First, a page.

Bedouins on the Sinai border
Photo: Reuters
Cairo warns armed Bedouins endanger Israeli border
Egyptian parliament's defense committee says police unable to control smuggling tunnels, heavily armed tribes on volatile border

The Egyptian parliament's defense committee says the situation at the border with Israel is dangerous because of heavily armed Bedouin and police inability to control smuggling tunnels.


The state-owned Al-Gomhuria daily, in its early Wednesday edition, said committee members warned parliament of increased smuggling operations through the tunnels and the unrestricted spread of weapons among the Bedouin.


The committee which visited northern Sinai after last week's violent clashes between angry Bedouin and police said the situation "threatens Egypt's national security at the borders with Israel."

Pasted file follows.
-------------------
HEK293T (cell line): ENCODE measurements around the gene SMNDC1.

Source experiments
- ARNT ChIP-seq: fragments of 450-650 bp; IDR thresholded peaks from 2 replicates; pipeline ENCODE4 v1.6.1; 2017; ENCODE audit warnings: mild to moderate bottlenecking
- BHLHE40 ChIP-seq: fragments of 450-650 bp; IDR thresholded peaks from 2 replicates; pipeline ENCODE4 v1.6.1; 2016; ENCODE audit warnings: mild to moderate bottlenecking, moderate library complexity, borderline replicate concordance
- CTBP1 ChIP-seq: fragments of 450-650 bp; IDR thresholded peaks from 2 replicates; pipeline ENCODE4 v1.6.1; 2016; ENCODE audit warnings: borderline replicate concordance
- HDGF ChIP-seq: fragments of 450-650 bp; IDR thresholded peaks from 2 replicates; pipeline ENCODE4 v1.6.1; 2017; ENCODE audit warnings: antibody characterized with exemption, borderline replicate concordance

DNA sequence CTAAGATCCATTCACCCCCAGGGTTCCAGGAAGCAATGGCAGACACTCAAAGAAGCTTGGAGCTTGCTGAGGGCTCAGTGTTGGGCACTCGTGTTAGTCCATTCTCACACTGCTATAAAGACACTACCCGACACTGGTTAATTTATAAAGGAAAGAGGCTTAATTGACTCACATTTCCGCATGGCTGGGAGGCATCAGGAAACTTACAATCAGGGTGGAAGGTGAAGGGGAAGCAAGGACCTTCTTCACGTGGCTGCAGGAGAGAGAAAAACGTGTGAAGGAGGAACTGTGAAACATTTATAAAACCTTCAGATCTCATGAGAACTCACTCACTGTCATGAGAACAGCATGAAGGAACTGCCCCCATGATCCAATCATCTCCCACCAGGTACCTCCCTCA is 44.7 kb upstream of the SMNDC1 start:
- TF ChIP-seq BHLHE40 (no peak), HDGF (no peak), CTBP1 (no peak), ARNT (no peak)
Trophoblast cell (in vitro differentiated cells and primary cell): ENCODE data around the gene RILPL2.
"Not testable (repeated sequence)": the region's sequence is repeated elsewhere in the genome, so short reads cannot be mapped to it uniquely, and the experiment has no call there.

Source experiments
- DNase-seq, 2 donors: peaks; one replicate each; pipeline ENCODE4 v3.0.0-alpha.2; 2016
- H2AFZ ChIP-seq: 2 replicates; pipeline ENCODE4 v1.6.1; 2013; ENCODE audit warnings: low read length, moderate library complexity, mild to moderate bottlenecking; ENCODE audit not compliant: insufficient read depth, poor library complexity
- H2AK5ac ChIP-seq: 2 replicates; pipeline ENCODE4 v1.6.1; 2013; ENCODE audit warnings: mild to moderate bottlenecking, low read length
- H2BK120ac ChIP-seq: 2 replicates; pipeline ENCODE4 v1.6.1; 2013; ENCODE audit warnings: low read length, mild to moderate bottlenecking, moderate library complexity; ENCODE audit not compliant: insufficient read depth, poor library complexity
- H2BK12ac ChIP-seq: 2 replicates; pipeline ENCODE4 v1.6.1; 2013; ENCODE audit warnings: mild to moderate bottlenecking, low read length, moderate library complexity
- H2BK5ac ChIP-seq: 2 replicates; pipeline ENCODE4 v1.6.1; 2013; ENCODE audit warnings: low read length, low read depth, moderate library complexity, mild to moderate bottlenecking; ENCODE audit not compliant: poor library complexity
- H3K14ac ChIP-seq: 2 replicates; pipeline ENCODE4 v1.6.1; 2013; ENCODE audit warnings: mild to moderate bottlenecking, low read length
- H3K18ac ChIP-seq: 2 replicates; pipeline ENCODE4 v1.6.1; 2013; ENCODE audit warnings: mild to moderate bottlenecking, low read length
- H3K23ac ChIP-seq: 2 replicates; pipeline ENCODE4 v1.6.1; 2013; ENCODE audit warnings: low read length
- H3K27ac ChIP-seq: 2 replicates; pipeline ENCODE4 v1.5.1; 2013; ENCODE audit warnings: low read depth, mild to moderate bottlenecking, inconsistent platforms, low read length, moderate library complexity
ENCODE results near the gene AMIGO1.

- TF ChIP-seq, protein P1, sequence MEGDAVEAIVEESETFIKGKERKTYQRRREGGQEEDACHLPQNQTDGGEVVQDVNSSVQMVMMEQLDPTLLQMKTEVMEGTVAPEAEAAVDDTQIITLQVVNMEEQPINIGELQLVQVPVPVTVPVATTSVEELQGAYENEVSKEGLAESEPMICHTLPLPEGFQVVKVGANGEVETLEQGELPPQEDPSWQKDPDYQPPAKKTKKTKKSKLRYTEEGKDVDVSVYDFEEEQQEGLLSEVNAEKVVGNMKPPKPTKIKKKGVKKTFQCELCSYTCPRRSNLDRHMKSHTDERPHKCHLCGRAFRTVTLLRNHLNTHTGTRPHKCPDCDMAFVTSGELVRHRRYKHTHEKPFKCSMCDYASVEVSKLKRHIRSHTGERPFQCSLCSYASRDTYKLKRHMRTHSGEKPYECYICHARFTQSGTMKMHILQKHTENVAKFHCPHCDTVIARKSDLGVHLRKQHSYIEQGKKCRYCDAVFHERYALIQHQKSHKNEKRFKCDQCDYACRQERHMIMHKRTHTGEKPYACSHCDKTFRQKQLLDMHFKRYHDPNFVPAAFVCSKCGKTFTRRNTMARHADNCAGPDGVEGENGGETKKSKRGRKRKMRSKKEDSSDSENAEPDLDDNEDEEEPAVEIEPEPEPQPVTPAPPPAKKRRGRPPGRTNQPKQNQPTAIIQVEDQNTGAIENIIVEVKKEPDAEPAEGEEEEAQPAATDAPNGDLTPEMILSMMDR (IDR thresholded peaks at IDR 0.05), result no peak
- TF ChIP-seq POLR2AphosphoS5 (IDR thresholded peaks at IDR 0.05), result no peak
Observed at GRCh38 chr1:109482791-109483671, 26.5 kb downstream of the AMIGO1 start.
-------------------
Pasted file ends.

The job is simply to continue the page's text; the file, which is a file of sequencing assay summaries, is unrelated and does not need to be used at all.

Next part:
The clashes flared last week after police killed a Bedouin smuggler. Three more Bedouin died in the subsequent fighting.


Earlier this month Egyptian police shot and killed three Bedouin men during clashes in a restive area of the Sinai Peninsula near the Israeli border. Five policemen were injured in the clashes.


During the initial fighting, Bedouin tribesmen surrounded about two dozen Egyptian policemen in a security checkpoint building near the border town of Rafah, located about six miles (10 kilometers) from
the Israeli border, the security officials said. Shots were fired in the air, but it was not clear if anyone was injured.


Tension is high between the Egyptian government and Bedouin of the Sinai, who complain they are discriminated against and not given job opportunities in the mountainous desert peninsula that is home to some of Egypt's top beach resorts.


Bedouin smugglers use the border areas to send weapons, drugs and other items into the Gaza Strip, often through underground tunnels. Traffickers also ferry African migrants seeking to enter Israel.


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